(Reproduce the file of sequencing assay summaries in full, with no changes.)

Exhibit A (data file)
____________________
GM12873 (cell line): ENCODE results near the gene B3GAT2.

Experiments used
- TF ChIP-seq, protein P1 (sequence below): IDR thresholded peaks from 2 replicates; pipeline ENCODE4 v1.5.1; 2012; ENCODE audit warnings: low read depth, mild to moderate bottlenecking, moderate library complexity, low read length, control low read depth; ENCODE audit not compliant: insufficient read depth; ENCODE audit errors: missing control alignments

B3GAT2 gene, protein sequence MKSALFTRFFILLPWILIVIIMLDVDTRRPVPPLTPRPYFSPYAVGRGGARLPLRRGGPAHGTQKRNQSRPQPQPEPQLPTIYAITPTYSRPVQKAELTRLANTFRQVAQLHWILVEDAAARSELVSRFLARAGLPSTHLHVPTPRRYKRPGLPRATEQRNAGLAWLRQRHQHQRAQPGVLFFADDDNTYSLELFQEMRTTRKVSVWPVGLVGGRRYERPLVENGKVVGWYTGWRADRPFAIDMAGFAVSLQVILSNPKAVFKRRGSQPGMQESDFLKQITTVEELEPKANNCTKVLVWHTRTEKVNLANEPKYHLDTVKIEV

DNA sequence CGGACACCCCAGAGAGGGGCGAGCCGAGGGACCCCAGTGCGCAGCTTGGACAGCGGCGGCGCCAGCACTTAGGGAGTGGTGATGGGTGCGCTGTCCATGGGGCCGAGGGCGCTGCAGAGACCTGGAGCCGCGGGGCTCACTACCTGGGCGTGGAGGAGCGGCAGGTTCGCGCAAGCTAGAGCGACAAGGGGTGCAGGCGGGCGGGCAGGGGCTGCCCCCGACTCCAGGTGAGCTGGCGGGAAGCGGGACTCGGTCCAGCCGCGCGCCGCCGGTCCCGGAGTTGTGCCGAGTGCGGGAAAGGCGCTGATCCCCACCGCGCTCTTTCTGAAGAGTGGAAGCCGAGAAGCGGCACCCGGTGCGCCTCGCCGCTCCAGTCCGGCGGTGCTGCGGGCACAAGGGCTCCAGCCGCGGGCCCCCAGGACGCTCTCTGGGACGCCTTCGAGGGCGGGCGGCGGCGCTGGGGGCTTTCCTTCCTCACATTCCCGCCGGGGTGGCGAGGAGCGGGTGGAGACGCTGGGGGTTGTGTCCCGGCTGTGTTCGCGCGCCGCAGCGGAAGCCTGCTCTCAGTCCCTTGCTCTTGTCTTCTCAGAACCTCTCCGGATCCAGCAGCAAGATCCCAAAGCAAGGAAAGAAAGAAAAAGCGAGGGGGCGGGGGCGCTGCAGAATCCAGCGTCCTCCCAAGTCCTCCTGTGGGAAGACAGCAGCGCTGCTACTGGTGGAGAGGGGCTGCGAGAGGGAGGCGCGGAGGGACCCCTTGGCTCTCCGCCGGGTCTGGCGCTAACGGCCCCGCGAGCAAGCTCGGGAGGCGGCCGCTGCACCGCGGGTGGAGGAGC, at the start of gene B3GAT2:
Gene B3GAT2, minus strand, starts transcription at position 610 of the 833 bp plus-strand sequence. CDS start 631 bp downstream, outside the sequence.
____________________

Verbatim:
GM12873 (cell line): ENCODE results near the gene B3GAT2.

Experiments used
- TF ChIP-seq, protein P1 (sequence below): IDR thresholded peaks from 2 replicates; pipeline ENCODE4 v1.5.1; 2012; ENCODE audit warnings: low read depth, mild to moderate bottlenecking, moderate library complexity, low read length, control low read depth; ENCODE audit not compliant: insufficient read depth; ENCODE audit errors: missing control alignments

B3GAT2 gene, protein sequence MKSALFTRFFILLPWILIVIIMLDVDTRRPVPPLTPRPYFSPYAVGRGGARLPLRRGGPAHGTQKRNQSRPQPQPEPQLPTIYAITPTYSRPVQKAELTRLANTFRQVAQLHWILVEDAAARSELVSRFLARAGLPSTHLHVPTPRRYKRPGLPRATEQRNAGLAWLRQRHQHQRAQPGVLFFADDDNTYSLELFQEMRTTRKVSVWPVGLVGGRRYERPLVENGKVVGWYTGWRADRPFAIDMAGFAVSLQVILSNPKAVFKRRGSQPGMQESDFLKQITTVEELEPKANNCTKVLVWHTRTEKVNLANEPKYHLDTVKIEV

DNA sequence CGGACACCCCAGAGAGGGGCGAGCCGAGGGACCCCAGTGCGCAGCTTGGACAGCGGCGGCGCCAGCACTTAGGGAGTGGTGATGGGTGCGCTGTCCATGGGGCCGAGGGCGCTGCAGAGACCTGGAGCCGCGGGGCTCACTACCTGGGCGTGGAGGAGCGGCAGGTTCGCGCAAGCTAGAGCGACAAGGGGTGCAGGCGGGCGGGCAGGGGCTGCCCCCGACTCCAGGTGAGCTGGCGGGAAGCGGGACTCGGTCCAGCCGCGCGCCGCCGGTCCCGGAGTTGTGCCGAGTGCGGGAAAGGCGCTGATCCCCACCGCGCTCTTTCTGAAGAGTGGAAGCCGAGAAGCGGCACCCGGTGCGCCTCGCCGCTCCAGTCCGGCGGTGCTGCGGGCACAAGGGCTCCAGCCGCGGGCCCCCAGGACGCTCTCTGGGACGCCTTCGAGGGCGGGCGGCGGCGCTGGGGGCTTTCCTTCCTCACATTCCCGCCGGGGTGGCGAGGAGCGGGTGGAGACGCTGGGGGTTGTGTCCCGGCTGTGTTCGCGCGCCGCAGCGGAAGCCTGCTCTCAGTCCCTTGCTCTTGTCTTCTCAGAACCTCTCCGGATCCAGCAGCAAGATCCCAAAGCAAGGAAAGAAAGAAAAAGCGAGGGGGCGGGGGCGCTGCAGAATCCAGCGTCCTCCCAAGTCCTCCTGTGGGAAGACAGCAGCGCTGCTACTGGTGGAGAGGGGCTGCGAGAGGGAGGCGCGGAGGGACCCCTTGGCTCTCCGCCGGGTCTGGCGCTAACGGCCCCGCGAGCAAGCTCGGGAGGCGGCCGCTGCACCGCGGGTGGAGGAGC, at the start of gene B3GAT2:
Gene B3GAT2, minus strand, starts transcription at position 610 of the 833 bp plus-strand sequence. CDS start 631 bp downstream, outside the sequence.